An explosion at a hazardous waste plant rocked, Romulus, suburban Detroit late Tuesday, sending fireballs and billowing smoke hundreds of feet in the air.
Authorities with the Romulus police department and the fire department said the explosion happened at a chemical plant shortly after 9 p.m. and that a one-mile radius around the facility has been evacuated, including a nearby Ford plant.
Some workers were inside the waste plant at the time of the blast, but all of them got out safely, said Kathleen Trent, spokeswoman for the city of Romulus. No injuries were reported.
Some witnesses described the explosion as big enough to send a mushroom cloud 500 feet into the air.
Video from the scene showed bright orange flames lighting up the nighttime sky, with occasional explosions sending the flames even higher. The fire engulfed much of the facility and spread across nearby grassy areas.
Authorities identified the plant as the EQ Resource Recovery, a hazardous waste treatment and storage facility. The plant's Web site says it "accepts bulk and containerized liquid and solid wastes," including 400 different types of waste such "as high boiling solvents, lean waters and non-dispersible solids."
The Environmental Protection Agency is en route to the city, and will monitor the surrounding air using aircraft and a mobile unit, Trent said, reports CNN.
According to Detroit Free Press, Romulus Mayor Alan R. Lambert said one tank exploded then set off explosions in others at the plant. He said air quality was one of the primary concerns and that the intensity of the fire and uncertainty about the chemicals kept firefighting crews from initially getting too close to the flames.
"What the plant does is takes hazardous materials and neutralize it so they're not hazardous anymore," Lambert said.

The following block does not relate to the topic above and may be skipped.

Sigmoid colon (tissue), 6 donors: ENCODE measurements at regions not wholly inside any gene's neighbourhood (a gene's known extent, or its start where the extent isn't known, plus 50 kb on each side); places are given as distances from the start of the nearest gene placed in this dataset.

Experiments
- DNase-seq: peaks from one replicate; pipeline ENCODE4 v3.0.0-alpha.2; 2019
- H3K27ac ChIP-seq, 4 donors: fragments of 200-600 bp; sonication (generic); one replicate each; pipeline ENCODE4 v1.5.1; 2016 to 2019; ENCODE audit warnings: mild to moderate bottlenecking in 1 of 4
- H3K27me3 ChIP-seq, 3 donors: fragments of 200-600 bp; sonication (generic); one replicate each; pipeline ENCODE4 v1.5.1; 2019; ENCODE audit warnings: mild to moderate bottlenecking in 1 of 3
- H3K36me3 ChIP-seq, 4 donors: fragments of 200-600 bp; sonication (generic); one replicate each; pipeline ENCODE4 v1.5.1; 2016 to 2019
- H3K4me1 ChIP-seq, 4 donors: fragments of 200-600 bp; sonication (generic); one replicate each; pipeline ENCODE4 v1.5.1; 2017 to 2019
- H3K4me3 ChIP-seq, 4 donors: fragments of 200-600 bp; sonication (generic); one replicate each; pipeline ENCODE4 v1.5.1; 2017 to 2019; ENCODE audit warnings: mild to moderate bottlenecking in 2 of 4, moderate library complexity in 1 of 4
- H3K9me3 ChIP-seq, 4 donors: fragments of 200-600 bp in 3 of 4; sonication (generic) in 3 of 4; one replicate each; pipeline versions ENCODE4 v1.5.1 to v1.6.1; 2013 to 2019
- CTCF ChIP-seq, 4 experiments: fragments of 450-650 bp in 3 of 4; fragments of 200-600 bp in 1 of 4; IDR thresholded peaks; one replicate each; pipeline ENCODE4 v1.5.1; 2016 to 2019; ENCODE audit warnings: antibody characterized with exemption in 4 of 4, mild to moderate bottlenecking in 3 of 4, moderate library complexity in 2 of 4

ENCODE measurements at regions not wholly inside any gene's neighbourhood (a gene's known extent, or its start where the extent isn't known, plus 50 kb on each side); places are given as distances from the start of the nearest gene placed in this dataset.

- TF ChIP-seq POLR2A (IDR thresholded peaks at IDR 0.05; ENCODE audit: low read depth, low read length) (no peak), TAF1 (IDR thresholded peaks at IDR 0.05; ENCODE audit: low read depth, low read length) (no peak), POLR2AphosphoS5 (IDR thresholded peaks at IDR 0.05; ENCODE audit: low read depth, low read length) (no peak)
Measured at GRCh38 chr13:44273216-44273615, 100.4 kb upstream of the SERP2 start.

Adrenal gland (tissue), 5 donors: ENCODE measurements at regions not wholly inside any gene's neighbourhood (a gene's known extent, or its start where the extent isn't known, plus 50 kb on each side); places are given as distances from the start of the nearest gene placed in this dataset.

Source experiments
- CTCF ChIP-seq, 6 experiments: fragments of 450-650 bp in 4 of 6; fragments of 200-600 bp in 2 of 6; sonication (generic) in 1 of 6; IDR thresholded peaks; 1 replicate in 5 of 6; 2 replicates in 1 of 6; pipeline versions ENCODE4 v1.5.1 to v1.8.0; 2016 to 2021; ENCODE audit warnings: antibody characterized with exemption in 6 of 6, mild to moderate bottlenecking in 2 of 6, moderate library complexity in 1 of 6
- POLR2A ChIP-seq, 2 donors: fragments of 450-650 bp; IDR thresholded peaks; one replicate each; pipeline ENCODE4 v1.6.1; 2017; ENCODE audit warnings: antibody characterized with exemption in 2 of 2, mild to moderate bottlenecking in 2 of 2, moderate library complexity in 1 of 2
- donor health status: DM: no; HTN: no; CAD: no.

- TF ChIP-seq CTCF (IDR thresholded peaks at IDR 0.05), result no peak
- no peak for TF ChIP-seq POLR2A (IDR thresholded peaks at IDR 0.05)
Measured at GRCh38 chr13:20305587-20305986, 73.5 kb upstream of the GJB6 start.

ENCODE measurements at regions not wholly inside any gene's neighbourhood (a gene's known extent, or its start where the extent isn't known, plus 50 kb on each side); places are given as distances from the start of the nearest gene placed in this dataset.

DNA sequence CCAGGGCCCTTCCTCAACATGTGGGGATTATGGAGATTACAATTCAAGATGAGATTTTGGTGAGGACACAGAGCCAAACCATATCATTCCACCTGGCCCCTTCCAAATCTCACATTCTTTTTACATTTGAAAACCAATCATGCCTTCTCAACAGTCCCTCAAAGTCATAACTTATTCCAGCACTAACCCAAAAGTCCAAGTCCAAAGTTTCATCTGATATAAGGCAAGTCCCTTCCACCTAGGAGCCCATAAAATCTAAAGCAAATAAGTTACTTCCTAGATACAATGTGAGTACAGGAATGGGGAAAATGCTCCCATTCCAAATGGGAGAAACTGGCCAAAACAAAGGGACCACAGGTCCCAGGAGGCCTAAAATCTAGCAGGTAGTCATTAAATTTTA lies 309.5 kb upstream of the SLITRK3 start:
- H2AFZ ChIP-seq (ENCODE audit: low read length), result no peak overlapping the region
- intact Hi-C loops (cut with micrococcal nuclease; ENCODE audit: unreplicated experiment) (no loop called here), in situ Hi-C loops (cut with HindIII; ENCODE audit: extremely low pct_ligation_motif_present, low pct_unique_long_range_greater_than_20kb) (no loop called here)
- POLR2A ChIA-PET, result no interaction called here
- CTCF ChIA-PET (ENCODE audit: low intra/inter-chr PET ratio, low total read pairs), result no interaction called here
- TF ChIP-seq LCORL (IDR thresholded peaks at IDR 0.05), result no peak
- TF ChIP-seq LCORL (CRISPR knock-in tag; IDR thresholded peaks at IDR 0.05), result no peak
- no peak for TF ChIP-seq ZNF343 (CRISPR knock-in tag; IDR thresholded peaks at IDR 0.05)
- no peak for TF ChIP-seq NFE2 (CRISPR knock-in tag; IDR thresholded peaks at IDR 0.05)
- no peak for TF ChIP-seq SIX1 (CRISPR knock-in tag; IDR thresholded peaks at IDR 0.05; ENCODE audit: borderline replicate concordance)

Firefighters were not able to determine a cause or what was burning because they were not able to get close enough due to the multiple explosions, said John Zech, Wayne's city manager.
Romulus Public Safety Director Chief Charles Kirby said that firefighters did not attack the fire because there were no lives in danger and no risk of the fire spreading.
"We've got a fire that's contained, and the fire chief thinks the best thing to do is let it burn," he said early Wednesday. "There's not a hazard to anyone else as far as life or property."
Andrew Crawford, 18, who lives within a few blocks of the explosion site, was one of about 300 Wayne residents who went to a shelter at the local high school.
"My backyard lit up orange," he said. "It was like a bomb went off."
"We looked up into the sky and it felt like the ground was shaking. It felt like something terrifying was going to happen and then all of a sudden we saw a huge fireball in the sky. There wasn't even words to describe how bad it looked," said neighbor Brian Oblilanksy, informs CBS.
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